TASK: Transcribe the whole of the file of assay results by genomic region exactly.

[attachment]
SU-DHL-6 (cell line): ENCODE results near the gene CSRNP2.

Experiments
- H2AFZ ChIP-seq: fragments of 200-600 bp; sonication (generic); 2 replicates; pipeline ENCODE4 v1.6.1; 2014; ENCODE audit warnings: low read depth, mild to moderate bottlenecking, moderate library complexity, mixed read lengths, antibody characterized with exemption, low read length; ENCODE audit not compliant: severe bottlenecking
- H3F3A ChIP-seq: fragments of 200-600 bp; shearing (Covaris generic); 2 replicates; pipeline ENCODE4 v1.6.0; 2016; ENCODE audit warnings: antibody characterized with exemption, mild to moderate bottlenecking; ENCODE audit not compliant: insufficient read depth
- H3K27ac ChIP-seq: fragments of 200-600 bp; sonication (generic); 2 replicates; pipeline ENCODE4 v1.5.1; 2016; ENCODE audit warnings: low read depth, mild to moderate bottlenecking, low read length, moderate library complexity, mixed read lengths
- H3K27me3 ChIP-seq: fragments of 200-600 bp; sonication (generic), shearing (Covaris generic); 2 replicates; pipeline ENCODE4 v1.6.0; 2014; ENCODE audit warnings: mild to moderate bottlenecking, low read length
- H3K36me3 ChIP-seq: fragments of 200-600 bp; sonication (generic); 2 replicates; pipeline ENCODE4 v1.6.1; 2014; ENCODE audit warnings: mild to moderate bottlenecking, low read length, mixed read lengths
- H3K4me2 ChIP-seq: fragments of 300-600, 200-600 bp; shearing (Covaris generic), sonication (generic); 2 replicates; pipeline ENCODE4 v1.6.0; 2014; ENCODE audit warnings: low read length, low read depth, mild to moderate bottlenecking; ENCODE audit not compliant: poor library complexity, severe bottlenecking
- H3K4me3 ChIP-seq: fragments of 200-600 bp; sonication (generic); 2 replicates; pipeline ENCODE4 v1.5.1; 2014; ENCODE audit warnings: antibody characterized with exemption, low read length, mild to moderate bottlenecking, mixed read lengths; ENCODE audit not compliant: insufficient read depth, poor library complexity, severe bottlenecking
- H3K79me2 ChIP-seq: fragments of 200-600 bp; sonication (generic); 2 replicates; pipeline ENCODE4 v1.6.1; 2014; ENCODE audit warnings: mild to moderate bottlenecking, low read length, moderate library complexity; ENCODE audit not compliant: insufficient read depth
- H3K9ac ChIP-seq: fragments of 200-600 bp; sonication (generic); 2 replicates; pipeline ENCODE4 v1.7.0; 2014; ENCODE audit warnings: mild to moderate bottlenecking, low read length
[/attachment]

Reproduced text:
SU-DHL-6 (cell line): ENCODE results near the gene CSRNP2.

Experiments
- H2AFZ ChIP-seq: fragments of 200-600 bp; sonication (generic); 2 replicates; pipeline ENCODE4 v1.6.1; 2014; ENCODE audit warnings: low read depth, mild to moderate bottlenecking, moderate library complexity, mixed read lengths, antibody characterized with exemption, low read length; ENCODE audit not compliant: severe bottlenecking
- H3F3A ChIP-seq: fragments of 200-600 bp; shearing (Covaris generic); 2 replicates; pipeline ENCODE4 v1.6.0; 2016; ENCODE audit warnings: antibody characterized with exemption, mild to moderate bottlenecking; ENCODE audit not compliant: insufficient read depth
- H3K27ac ChIP-seq: fragments of 200-600 bp; sonication (generic); 2 replicates; pipeline ENCODE4 v1.5.1; 2016; ENCODE audit warnings: low read depth, mild to moderate bottlenecking, low read length, moderate library complexity, mixed read lengths
- H3K27me3 ChIP-seq: fragments of 200-600 bp; sonication (generic), shearing (Covaris generic); 2 replicates; pipeline ENCODE4 v1.6.0; 2014; ENCODE audit warnings: mild to moderate bottlenecking, low read length
- H3K36me3 ChIP-seq: fragments of 200-600 bp; sonication (generic); 2 replicates; pipeline ENCODE4 v1.6.1; 2014; ENCODE audit warnings: mild to moderate bottlenecking, low read length, mixed read lengths
- H3K4me2 ChIP-seq: fragments of 300-600, 200-600 bp; shearing (Covaris generic), sonication (generic); 2 replicates; pipeline ENCODE4 v1.6.0; 2014; ENCODE audit warnings: low read length, low read depth, mild to moderate bottlenecking; ENCODE audit not compliant: poor library complexity, severe bottlenecking
- H3K4me3 ChIP-seq: fragments of 200-600 bp; sonication (generic); 2 replicates; pipeline ENCODE4 v1.5.1; 2014; ENCODE audit warnings: antibody characterized with exemption, low read length, mild to moderate bottlenecking, mixed read lengths; ENCODE audit not compliant: insufficient read depth, poor library complexity, severe bottlenecking
- H3K79me2 ChIP-seq: fragments of 200-600 bp; sonication (generic); 2 replicates; pipeline ENCODE4 v1.6.1; 2014; ENCODE audit warnings: mild to moderate bottlenecking, low read length, moderate library complexity; ENCODE audit not compliant: insufficient read depth
- H3K9ac ChIP-seq: fragments of 200-600 bp; sonication (generic); 2 replicates; pipeline ENCODE4 v1.7.0; 2014; ENCODE audit warnings: mild to moderate bottlenecking, low read length